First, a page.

Like Harvard, Brandeis appears to have substantially impaired, if not eliminated, an accused student’s right to a fair and impartial process. And it is not enough simply to say that such changes are appropriate because victims of sexual assault have not always achieved justice in the past. Whether someone is a “victim” is a conclusion to be reached at the end of a fair process, not an assumption to be made at the beginning. Each case must be decided on its own merits, according to its own facts. If a college student is to be marked for life as a sexual predator, it is reasonable to require that he be provided a fair opportunity to defend himself and an impartial arbiter to make that decision.

Put simply, a fair determination of the facts requires a fair process, not tilted to favor a particular outcome, and a fair and neutral fact-finder, not predisposed to reach a particular conclusion. The principal question for the Court is whether the complaint plausibly alleges that Brandeis denied John the “basic fairness” to which he was entitled. For the reasons set forth below, the Court concludes that it does.

II. Factual Background

The facts are set forth as alleged in the amended complaint and in documents submitted as exhibits to the amended complaint. In addition, the Court has also taken certain facts from documents submitted whose authenticity is not disputed and that are central to plaintiff’s claim. See Watterson v. Page, 987 F.2d 1, 3 (1st Cir. 1993) (explaining that documents whose authenticity is “not disputed by the parties” and “documents sufficiently referred to in the complaint, ” among other categories, may be considered on a motion to dismiss).[1]

A. The Relationship between John and J.C.

Brandeis University is a private university located in Waltham, Massachusetts. (Am. Compl. ¶ 37). It is named for Louis D. Brandeis, a former Associate Justice of the United States Supreme Court and one of the most distinguished judges in the history of the United States. (See id.).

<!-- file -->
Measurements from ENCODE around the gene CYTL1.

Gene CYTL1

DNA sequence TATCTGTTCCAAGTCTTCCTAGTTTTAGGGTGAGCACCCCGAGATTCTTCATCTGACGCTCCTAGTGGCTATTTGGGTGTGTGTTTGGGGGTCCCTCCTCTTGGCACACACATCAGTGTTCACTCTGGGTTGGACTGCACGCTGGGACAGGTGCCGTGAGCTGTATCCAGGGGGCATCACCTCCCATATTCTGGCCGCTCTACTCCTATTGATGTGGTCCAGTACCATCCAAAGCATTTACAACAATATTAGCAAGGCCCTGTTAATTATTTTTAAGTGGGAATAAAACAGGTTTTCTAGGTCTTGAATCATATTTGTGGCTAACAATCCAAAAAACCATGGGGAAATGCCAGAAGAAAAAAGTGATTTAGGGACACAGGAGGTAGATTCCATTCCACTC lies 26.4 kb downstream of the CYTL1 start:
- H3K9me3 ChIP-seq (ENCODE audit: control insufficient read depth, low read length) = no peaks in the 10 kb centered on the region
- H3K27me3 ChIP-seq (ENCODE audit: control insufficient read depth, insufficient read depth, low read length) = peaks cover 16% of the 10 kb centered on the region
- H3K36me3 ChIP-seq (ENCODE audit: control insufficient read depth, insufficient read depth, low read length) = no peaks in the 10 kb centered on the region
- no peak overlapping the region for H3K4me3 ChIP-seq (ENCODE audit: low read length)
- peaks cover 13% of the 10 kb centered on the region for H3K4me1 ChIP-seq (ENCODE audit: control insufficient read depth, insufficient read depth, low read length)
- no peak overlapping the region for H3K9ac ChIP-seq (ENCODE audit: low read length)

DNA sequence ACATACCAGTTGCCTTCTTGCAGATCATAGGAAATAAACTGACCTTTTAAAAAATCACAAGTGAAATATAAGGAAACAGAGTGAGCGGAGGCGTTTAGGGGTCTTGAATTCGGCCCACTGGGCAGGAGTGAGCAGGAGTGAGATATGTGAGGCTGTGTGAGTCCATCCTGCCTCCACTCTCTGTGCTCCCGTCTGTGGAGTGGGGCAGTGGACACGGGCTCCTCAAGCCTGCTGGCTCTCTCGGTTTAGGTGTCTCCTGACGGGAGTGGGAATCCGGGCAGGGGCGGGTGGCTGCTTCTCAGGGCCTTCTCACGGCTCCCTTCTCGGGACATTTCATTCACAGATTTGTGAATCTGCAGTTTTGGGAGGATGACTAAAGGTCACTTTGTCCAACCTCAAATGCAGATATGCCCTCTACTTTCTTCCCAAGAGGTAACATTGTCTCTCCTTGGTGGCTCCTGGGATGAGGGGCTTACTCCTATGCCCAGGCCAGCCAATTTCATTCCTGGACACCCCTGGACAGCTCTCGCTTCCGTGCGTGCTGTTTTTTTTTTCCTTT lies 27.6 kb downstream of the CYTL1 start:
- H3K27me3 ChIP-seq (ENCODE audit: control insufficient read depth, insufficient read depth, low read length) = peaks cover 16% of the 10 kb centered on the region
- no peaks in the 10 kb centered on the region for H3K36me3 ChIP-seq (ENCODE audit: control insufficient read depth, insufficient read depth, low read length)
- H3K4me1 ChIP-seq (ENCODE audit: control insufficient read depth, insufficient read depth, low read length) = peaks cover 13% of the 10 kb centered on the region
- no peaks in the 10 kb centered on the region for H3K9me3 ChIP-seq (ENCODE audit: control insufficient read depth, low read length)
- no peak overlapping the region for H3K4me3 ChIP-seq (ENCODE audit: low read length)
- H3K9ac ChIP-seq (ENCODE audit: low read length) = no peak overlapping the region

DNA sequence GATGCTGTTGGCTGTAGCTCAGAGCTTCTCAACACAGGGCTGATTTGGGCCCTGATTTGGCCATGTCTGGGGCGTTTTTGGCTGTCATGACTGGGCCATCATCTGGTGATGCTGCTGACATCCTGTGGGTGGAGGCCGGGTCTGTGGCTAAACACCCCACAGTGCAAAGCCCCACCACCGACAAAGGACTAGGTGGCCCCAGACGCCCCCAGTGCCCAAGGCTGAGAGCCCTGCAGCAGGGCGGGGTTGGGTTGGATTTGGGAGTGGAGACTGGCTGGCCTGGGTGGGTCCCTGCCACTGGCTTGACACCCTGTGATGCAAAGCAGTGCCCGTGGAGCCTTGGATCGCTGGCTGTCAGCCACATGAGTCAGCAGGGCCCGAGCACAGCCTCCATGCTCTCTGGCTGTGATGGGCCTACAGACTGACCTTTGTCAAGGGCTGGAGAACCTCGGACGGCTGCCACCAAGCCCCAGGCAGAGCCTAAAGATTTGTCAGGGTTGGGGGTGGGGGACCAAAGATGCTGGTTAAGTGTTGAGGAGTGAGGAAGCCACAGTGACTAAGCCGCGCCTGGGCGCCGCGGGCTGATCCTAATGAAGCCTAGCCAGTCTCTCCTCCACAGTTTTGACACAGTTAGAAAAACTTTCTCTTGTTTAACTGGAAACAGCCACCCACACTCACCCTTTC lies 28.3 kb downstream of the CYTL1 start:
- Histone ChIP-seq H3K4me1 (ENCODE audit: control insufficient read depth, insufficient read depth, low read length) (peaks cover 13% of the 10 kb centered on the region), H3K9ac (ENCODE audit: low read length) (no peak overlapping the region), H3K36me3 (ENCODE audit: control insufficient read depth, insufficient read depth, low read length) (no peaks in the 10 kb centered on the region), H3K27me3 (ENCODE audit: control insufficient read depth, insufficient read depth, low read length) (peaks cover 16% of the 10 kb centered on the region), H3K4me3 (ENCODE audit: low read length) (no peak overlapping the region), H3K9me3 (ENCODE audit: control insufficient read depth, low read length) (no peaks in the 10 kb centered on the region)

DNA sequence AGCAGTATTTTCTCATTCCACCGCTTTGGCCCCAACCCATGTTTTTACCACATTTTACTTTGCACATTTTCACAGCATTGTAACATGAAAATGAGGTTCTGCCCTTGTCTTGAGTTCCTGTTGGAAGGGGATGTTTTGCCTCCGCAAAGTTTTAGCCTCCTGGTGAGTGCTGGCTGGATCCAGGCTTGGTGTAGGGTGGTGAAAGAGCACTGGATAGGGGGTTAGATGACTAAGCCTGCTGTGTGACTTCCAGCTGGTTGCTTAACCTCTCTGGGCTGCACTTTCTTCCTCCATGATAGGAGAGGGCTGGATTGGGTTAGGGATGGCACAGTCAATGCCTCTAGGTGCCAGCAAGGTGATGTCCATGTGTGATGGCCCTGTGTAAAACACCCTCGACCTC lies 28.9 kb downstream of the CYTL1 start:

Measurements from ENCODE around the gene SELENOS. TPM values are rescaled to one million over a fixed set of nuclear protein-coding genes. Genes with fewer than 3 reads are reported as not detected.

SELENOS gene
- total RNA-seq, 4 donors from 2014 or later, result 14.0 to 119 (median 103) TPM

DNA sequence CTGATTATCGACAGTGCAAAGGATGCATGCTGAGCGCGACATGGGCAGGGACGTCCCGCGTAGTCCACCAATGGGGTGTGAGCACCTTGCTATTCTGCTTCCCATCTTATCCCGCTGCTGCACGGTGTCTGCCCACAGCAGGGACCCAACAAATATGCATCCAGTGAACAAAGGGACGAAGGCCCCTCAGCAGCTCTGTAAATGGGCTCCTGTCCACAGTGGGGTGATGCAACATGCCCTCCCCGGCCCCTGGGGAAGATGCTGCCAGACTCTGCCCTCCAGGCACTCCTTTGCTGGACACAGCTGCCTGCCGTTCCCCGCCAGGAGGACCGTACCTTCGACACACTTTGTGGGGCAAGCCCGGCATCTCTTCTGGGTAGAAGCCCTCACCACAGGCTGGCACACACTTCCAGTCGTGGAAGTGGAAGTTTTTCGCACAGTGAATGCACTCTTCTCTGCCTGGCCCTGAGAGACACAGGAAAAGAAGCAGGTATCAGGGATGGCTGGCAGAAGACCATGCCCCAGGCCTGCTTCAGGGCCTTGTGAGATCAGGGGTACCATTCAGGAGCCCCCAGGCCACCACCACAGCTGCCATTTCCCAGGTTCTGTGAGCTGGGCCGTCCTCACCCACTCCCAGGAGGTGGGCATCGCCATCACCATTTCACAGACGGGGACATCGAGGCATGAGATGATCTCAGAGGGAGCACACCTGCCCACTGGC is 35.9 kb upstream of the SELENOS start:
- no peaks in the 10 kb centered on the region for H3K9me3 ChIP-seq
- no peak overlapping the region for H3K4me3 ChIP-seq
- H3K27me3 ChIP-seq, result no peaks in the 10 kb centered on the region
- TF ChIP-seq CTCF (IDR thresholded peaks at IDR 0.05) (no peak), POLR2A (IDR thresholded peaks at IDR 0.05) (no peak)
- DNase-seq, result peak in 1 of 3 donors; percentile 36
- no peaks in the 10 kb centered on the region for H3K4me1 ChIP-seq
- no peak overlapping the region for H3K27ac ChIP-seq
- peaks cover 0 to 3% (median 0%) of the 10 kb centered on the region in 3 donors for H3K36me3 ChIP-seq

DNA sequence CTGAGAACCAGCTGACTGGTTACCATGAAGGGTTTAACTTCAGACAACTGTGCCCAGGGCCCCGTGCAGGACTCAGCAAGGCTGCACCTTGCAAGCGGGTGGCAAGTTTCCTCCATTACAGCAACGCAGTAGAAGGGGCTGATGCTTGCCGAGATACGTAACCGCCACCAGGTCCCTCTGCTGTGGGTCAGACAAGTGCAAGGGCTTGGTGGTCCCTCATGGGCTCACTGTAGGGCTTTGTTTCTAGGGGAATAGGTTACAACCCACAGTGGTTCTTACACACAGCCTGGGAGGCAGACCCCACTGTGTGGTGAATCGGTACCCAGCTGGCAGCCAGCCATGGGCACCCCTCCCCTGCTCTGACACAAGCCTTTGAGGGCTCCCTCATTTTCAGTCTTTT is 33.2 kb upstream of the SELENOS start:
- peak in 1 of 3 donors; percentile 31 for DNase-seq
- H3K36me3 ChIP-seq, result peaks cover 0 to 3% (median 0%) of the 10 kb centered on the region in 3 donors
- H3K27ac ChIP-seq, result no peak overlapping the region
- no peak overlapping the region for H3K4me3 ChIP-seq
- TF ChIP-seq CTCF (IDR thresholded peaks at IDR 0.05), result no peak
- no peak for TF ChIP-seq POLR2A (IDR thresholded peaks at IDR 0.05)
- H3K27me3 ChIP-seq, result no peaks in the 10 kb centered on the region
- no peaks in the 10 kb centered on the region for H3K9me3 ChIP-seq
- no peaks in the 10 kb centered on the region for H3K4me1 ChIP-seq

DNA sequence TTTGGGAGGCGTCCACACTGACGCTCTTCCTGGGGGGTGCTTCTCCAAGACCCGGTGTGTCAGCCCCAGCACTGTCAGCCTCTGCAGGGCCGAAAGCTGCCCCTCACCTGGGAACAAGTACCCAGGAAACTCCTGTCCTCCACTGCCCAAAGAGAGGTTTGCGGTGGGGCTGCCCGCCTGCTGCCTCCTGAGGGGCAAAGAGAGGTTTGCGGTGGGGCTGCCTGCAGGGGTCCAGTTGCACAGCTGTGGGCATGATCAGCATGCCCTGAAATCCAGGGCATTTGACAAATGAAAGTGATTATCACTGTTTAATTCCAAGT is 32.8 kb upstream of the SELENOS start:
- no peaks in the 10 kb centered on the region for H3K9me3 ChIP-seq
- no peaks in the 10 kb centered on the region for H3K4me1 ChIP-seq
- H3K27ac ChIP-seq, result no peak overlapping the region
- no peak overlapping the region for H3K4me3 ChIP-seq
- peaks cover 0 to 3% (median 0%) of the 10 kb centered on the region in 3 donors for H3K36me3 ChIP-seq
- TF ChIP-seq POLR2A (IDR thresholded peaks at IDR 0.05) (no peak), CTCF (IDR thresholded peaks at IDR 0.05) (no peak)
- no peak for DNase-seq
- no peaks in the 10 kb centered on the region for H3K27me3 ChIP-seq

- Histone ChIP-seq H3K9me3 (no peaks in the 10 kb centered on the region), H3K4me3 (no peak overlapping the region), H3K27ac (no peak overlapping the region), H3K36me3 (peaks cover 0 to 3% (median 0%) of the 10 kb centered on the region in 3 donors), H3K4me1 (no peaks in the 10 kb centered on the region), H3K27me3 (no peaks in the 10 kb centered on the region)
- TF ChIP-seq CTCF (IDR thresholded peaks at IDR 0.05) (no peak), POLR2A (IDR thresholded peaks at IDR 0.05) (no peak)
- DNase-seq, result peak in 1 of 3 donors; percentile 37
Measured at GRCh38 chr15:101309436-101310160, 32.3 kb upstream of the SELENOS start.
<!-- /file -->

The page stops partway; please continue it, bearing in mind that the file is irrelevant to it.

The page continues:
Plaintiff “John Doe” and “J.C.” met in August 2011 on the first day of orientation before their freshman year at Brandeis. (Id. ¶¶ 2, 43). At the time, John was 17 years old; J.C. was 18. (Id. ¶ 43).

The complaint alleges that John was “unsure of his sexual orientation, and had never engaged in sexual activity with another man.” (Id.). J.C. was “openly gay and sexually experienced”; John was neither. (Id.). The two quickly became “close friends”; J.C. “knew that John was attracted to him, and they began to flirt with each other.” (Id. ¶ 44).

John and J.C. began having sexual relations in mid-September 2011. (Id. ¶¶ 45-47). “In October 2011, John ‘came out of the closet’ to his parents, and he and J.C. revealed to their Brandeis friends that they were boyfriends.” (Id. ¶ 46).

For a period of 21 months, between September 2011 and July 2013, John and J.C. were in an “intimate, sexually active, and . . . exclusive dating relationship.” (Id. ¶ 47). The period in question, in substance, included their entire freshman and sophomore years.

During that entire time, J.C. never complained to John, their friends, their relatives, any Brandeis administrator, any member of campus police, or any member of the law enforcement community about John’s conduct. (Id. ¶¶ 10, 51). Specifically, J.C. never complained that John had performed any sexual act without his consent, had invaded his privacy, had sexually harassed him, or had caused him physical harm. (Id.).

In July 2013, J.C. broke up with John. (Id. ¶ 55). J.C. did so because he “felt they had lost a connection” and because “John was not strong-willed enough”; he wanted a “more forceful” partner who would “stand up to him more.” (Id.).

After the relationship ended, the two remained cordial for a period of about four months. (Id. ¶ 56). They had dinner with friends, worked together on campus projects, and exchanged friendly e-mail messages. (Id.).

Near the end of 2013, however, their friendship deteriorated. (Id. ¶ 57). John was “put off because J.C. . . . had started drinking alcohol to excess, which John perceived as hypocritical given J.C.’s insistence during the [r]elationship that John not drink alcohol.” (Id.).[2]

B. The Accusation against John

In January 2014, J.C. “observed that a gay male student seemed to be attracted to John.” (Id. ¶ 58). J.C. was also attracted to the student, and John believed that J.C. was jealous of his interest in the other man. (Id. ¶¶ 58, 127). On January 13, 2014, J.C. sent the student a Facebook “friend request, ” which the student declined. (Id. ¶ 58).